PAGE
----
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February 2017

 

Perspectives: The Month Through India’s Eyes

Media headlines in India covered three major events in February, two domestic and one international.  Domestically, the civic body elections in the state of Maharashtra was heavily scrutinised, with many publications viewing the outcome of the elections as a referendum on demonetisation, while the decision of internet retail major, Snapdeal, to lay-off employees was cause for a number of columnists to weigh in on the state of e-commerce in India.  On the international front, the shooting of an Indian engineer by a US navy veteran in Kansas in an alleged hate crime gave rise to a variety of commentary in the Indian press.

Civic Body Elections in Maharashtra

In the recently concluded civic body elections in the state of Maharashtra, the Bhartiya Janata Party (BJP) emerged as a clear winner in eight out of ten cities and towns, while also making significant gains in Mumbai.  By contrast, the other national political party in the country, the Indian National Congress (Congress), suffered heavy defeats across the board.  The outcome of these elections – which was considered by many to be a referendum on the BJP government, and in particular, its demonetisation scheme – led to a number of political commentators to weigh in on the futures of the BJP and Congress, and the evolving political landscape in Maharashtra and India.

An editorial in Firstpost, a leading digital publication in India, opined that the election results significantly strengthened the hand of Devendra Fadnavis, who heads the first BJP-led government in the politically crucial state, single-handedly led the party’s campaign criss-crossing the length and breadth of Maharashtra, aggressively projecting “transparency and development” as the central slogan.   Significantly, the BJP’s urban sweep came close on the heels of its sterling performance in municipal council elections in November-January, rubbishing the predictions that the party would do badly in the backdrop of the note ban.”  The column further went on to state that “in contrast to the well-crafted BJP campaign, the Congress leaders largely confined themselves to their respective districts during the run-up, failing to put up a spirited fight by overcoming organisational weaknesses and internal bickering.”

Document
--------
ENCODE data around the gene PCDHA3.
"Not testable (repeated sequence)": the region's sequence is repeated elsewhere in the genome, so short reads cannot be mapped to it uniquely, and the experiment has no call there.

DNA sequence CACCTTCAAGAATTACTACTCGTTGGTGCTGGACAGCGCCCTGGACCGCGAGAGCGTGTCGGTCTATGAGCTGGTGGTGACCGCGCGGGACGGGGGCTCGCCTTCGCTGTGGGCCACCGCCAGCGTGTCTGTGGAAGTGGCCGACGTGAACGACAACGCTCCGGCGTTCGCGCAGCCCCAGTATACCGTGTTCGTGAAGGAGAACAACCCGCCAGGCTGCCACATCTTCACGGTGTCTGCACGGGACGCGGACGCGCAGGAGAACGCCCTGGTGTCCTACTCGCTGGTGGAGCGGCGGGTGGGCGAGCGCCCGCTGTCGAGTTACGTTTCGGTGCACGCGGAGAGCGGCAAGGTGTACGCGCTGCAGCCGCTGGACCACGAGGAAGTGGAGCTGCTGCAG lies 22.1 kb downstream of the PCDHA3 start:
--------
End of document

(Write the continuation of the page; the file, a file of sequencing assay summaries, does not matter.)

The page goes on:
The Indian Express focused on a similar theme, noting that the BJP’s strategy to focus on development and governance was instrumental in shaping the outcome of the elections, and possibly even the long-term political landscape in Maharashtra:  “Moreover, the BJP has also succeeded in setting the political agenda in the state.  However empty the rhetoric of development may now seem in post-election analyses and however ironical his insistence on clean politics may appear, the fact remains that Fadnavis pitched the battle on questions of clean government and the state’s development and the Congress and NCP were clueless about how to respond to this political agenda.  This is because of the aimless existence of these two parties since their defeat in 2014.  They have no agenda, no leadership, no organisation, and above all, no willingness to reconnect to the masses on the issues their opponents raise.  Consequently, the local body elections in Maharashtra have underlined the decimation of the Congress and NCP in the state, opening the doors for a restructuring of political competition…The new-born dominance of the BJP has many cracks but there is no political player willing and able to occupy the space in the state.”